Precut fabrics can be a lot of fun and a fast and easy way to add to your stash or make a gift. Jelly rolls in particular are great for beginner quilters or more experienced quilters looking for a quick project. There are lots of fun ways to play with those 2.5″ x 44″ fabric strips. Take a look at three fabulous quilts made from jelly rolls that were recently quilted by our longarm quilting machine renters!
This is Kathleen’s jelly roll race. In this quilt you sew all your strips end to end until you have one really long strip of fabric. You then need to cut about eighteen inches off one end to ensure that your end seams don’t land in the same place every time. You then line up the two ends and sew them to itself. Cut it at the half point and press it open. Repeat that step until you have a rectangle you like. Once you’ve finished that, trim it up straight and square and you can add borders in matching fabric like Kathleen did.
She quilted this with a pantograph called China Grove. It has a lot of curves and points which is a nice contrast to all the straight lines. She also found the perfect backing fabric in the 108″ American Dreams Red that nicely complements her nautical themed quilt. Kathleen is new to quilting and has been learning new techniques and styles. She bought precut fabric and has been making a lot of crib sized quilts specifically to learn. She doesn’t have a plan for any of them, but she’ll be prepared when the next baby shower comes up! I think we’re going to be seeing some great things from her in the very near future.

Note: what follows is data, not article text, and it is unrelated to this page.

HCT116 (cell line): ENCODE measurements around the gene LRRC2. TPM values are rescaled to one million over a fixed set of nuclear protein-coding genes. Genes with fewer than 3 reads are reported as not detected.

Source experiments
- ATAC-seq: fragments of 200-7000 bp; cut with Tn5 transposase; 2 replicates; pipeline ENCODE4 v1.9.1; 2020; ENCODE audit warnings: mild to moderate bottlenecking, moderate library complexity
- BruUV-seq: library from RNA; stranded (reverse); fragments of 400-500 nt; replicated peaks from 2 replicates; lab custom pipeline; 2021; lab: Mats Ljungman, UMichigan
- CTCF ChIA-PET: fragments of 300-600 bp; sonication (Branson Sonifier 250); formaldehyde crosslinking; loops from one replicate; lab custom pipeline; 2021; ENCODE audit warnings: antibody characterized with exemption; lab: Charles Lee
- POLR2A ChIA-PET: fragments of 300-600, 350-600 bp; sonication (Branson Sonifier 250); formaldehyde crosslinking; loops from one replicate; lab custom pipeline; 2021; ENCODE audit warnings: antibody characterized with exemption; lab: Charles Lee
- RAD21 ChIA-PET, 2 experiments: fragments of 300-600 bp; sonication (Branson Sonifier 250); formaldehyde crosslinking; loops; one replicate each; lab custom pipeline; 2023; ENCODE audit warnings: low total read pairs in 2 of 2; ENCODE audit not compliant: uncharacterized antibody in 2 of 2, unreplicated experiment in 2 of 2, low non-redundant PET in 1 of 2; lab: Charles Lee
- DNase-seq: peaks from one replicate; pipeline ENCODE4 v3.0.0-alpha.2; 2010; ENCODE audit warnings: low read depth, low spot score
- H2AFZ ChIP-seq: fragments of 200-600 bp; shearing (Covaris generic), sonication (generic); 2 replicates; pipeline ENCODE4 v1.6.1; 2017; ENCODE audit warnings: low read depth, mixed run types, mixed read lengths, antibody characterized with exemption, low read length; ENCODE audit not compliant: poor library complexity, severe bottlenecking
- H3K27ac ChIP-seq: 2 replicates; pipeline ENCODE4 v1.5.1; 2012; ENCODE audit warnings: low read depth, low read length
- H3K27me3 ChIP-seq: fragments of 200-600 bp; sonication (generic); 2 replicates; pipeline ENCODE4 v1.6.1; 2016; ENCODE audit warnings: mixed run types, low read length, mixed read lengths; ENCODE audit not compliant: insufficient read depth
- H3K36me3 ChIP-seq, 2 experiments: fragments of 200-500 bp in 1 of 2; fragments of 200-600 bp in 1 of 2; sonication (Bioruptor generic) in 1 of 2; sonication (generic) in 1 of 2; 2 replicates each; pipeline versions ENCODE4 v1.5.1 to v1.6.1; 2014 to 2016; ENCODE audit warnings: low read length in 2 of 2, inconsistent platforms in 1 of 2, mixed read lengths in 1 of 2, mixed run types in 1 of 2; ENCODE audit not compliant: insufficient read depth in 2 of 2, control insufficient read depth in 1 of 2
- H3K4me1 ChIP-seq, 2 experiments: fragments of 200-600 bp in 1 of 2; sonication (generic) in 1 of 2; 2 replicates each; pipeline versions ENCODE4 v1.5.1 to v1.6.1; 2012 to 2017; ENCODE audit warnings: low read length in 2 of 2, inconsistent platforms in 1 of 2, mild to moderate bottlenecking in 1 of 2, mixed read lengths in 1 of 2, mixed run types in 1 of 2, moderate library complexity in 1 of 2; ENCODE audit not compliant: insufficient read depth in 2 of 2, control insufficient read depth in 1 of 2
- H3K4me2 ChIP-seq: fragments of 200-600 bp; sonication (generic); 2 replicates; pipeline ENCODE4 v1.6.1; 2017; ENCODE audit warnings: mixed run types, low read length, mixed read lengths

This is Trina’s rental certification quilt. Technically it is not a jelly roll quilt. This is a piece of pre-sewn fabric that she found at a quilt shop. But I can imagine that if you wanted to recreate this you could use a jelly roll. The main difference between this and a jelly roll race is the diagonal orientation of the strips and each row is one solid fabric. She quilted it with a pantograph called Turbulance. This design has a couple of large swirls that repeat across the quilt. Like Kathleen’s quilt, the curved design contrasts the straight lines in her quilt top.
Here’s another jelly roll quilt from Kathleen! You might recognize the fabric because it’s the same line of fabric as her first quilt. This is a split rail fence, though it is slightly modified from a typical split rail. She has a set of three fabrics to form a square. She then placed four of these similar blocks oriented the same way to create a larger block. Then these blocks are rotated alternately to get the more traditional split rail look. She free motion quilted this with straight lines, wavy lines, and circles. It’s fun to explore and try new things.